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Solar power islanding

  1. Jan 23, 2014 #1
    Hello,

    My company operates a 1.6MW solar power system in a net metering configuration in CA. Of course the inverter shuts the system down if the grid goes down. My question is can I somehow "island" the system using a transfer switch so I can continue to generate power if the grid goes down? In this scenario, if my pv system generates more electricity than I am using can I just send the excess electricity into a fly-wheel UPS system or even into a giant motor just to "burn" it up? What about sending the excess to ground? (fyi: I know I am crazy)

    Thanks,
    Jake Platt
     
  2. jcsd
  3. Jan 23, 2014 #2

    davenn

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    hi Jake

    you understand why the system gets shut down, dont you ?
    and if so you will understand why it could lead to fatal consequences if it isnt shut down ?

    Dave
     
  4. Jan 23, 2014 #3

    CWatters

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    How frequently do you get power cuts in CA?

    Storing excess energy from large scale solar plants (and intermittent wind turbines) is difficult. Currently I think only pumped storage is used on any significant scale. This details other approaches..

    http://en.wikipedia.org/wiki/Grid_energy_storage
     
  5. Jan 23, 2014 #4
    I understand the risks, which is why I want to island the pv system from the grid. Further, I don't necessarily want to store the energy, just continue generating so some of it can be used and the excess either stored or burned off somehow.
     
  6. Jan 23, 2014 #5
    In the central valley of California, power outages are surprisingly regular during the summer.
     
  7. Jan 23, 2014 #6
    It's surely possible, but there's probably a lot of caveats you won't get from an online forum. I think if you want to store hundreds of megajoules in a flywheel, you are probably looking at a flywheel weighing thousands of tons. They exist.
     
  8. Jan 24, 2014 #7

    CWatters

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    I don't see why it can't be used if you have a suitable load on site. You would just need to satisfy your local grid company that there was no danger of you inadvertently supplying the grid while it was down (there are safety issue for engineers working on the lines and other issues).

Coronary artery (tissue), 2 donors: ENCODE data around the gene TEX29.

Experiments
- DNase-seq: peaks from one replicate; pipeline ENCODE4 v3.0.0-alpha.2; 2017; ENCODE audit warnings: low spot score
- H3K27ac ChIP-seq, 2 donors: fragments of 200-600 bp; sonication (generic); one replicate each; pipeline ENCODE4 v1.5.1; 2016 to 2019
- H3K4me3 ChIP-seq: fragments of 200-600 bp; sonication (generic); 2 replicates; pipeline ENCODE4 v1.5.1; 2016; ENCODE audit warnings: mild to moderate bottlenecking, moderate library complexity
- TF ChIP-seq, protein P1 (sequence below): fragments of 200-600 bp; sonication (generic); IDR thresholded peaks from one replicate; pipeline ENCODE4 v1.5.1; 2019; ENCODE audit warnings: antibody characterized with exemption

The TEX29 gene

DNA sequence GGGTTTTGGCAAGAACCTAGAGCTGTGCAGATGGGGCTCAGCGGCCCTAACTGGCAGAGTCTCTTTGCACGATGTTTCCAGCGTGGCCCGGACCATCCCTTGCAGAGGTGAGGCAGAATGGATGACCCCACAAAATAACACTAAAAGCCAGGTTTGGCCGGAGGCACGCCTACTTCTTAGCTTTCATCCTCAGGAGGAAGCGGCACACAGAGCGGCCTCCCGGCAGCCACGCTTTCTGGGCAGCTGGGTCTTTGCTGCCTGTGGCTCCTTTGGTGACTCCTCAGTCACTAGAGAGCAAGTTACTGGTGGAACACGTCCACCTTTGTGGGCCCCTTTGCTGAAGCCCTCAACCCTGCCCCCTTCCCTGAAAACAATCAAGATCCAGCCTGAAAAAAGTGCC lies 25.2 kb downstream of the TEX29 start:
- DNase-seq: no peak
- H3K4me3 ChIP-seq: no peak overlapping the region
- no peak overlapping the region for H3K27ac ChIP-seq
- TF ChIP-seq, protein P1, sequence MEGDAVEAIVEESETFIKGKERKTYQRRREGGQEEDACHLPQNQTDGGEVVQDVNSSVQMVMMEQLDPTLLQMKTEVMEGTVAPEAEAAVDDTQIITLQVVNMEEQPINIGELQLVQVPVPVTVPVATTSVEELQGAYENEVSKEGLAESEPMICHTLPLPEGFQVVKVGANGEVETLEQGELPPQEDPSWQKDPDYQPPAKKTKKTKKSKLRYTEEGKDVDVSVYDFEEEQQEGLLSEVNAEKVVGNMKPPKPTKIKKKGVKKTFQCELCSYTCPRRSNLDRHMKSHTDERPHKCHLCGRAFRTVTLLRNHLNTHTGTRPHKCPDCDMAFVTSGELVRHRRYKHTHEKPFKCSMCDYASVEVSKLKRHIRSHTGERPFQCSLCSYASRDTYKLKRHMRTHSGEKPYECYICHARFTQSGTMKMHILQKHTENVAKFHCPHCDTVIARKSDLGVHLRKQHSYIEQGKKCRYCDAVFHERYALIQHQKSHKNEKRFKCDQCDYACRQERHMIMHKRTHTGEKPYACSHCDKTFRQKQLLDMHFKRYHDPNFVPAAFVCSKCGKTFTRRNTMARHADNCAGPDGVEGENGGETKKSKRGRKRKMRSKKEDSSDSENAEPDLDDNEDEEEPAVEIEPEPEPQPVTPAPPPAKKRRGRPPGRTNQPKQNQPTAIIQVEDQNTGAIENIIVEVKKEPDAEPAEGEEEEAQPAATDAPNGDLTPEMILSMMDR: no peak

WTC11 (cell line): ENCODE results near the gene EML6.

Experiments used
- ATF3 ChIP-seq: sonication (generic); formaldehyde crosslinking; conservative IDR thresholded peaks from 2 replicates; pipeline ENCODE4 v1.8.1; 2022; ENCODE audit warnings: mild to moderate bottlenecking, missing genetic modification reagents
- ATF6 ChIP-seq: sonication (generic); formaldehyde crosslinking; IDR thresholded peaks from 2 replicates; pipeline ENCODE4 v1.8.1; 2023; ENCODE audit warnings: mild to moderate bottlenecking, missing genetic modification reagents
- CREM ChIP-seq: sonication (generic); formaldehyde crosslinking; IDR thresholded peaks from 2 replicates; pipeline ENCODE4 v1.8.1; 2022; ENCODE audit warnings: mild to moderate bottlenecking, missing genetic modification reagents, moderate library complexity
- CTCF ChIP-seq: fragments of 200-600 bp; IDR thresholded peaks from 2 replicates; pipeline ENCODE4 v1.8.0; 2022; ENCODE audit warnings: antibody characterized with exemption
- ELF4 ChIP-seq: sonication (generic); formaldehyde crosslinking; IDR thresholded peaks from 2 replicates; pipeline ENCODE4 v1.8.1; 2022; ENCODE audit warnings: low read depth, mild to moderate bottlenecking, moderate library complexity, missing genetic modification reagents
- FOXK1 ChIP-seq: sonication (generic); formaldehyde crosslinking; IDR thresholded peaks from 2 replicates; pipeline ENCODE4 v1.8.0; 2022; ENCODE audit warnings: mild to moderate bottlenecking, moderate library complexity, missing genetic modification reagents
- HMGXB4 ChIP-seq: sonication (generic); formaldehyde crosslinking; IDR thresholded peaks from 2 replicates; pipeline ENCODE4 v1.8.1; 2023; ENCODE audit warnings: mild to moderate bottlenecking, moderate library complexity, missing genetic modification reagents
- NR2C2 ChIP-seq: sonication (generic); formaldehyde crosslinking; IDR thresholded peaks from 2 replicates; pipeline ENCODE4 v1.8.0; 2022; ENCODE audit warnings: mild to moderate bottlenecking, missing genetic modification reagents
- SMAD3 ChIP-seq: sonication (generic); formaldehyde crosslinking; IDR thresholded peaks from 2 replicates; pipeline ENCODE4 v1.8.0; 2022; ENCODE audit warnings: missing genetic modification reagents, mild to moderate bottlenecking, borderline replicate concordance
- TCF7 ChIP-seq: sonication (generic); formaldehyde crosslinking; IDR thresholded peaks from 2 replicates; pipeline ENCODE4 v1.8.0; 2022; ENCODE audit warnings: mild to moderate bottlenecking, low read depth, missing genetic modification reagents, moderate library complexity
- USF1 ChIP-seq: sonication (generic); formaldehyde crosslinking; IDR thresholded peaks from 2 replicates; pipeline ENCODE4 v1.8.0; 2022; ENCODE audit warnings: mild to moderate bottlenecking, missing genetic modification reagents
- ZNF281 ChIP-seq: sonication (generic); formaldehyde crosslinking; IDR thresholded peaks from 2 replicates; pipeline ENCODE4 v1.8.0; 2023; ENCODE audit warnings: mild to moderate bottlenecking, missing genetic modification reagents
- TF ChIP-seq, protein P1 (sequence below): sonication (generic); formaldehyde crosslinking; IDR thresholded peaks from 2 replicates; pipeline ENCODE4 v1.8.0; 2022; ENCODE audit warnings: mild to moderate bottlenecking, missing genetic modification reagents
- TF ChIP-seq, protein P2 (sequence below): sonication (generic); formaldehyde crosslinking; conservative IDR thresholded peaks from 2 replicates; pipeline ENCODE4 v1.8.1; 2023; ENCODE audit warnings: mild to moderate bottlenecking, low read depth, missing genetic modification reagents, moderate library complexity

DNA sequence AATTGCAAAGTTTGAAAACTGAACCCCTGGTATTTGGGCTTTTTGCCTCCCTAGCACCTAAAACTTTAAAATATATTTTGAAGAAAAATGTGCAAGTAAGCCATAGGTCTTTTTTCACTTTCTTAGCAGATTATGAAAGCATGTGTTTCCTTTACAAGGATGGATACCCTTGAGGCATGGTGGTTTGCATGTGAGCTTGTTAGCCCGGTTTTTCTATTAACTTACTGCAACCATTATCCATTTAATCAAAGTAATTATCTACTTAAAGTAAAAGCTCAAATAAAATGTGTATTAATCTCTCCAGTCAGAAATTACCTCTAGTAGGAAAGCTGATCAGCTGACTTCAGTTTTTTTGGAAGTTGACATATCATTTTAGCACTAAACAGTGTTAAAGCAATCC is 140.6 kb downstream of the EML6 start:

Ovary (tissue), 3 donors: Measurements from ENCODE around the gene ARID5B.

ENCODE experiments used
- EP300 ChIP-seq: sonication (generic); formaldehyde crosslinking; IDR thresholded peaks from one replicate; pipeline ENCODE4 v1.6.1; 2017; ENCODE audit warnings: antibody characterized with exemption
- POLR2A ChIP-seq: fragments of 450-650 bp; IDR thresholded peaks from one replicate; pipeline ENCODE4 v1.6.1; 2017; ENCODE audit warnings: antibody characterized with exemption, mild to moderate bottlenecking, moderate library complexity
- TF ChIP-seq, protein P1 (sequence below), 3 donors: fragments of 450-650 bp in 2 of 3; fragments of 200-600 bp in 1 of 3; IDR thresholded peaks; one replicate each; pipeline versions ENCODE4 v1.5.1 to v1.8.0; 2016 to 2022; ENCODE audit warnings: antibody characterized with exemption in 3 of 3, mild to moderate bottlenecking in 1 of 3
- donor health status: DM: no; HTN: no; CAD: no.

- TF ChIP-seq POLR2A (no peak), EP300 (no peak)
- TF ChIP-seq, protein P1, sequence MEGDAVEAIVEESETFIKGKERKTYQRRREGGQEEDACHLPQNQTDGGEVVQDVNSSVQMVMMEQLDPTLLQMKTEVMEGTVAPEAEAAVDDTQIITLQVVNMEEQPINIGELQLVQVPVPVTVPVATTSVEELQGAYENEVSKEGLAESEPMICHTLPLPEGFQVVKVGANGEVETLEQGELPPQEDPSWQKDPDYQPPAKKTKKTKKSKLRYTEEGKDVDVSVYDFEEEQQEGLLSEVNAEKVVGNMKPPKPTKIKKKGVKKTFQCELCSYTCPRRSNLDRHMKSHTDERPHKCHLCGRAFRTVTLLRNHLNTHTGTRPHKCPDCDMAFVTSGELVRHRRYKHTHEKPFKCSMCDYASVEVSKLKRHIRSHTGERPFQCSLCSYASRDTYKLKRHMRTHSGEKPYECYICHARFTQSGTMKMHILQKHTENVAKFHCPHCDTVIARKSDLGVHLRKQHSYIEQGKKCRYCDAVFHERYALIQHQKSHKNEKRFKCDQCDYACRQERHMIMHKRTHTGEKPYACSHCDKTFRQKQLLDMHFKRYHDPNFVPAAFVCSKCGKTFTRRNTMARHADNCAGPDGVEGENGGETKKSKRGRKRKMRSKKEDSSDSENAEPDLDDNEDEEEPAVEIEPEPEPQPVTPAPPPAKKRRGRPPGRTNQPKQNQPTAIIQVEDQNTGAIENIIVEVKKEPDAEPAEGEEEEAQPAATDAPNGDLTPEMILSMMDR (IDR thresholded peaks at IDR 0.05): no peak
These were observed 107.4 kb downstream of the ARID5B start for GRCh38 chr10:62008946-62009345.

I don't see any advantage in "burning it off" vs not generating it in the first place.
     
  9. Jan 24, 2014 #8
    I'm not sure how the PV inverters keep in sync with the grid. Someone told me recently that the inverters rely on the grid connection to provide the sync frequency. That might be another reason the system won't operate on loss of connection to the grid. Failure to re-sync when the grid comes back could be a big problem unless there's an operator or some kind of automatic system to do the sync.
     
  10. Jan 24, 2014 #9

    nsaspook

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    It's very tricky to fool a grid-tie inverter with a local generator. It needs to qualify the line voltage and frequency, with a consumer quality mechanical generator that's pretty hard to do unless it's a inverter type like the Honda E series. When the inverter does start supplying power your load must at least match the Solar output to keep the voltage from rising out of range of the tie inverter or smoking your generator from the excess voltage.
    http://www.metlabs.com/blog/emc/ul-...nverters-includes-anti-islanding-requirement/

    For a home sized system the best method is to buy a system what will allow a small amount of the total system power to be used in an emergency if you don't want to deal with battery backed systems.

     
    Last edited by a moderator: Sep 25, 2014
  11. Jan 24, 2014 #10

    russ_watters

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    I don't think you do. The only responsible course of action here is to contact a licensed professional electrical engineer to discuss this (the solar integrator who set up the system probably has one on staff). We don't have one on site and will not assume any liability for property damage or injury caused by this. Thread locked.
     
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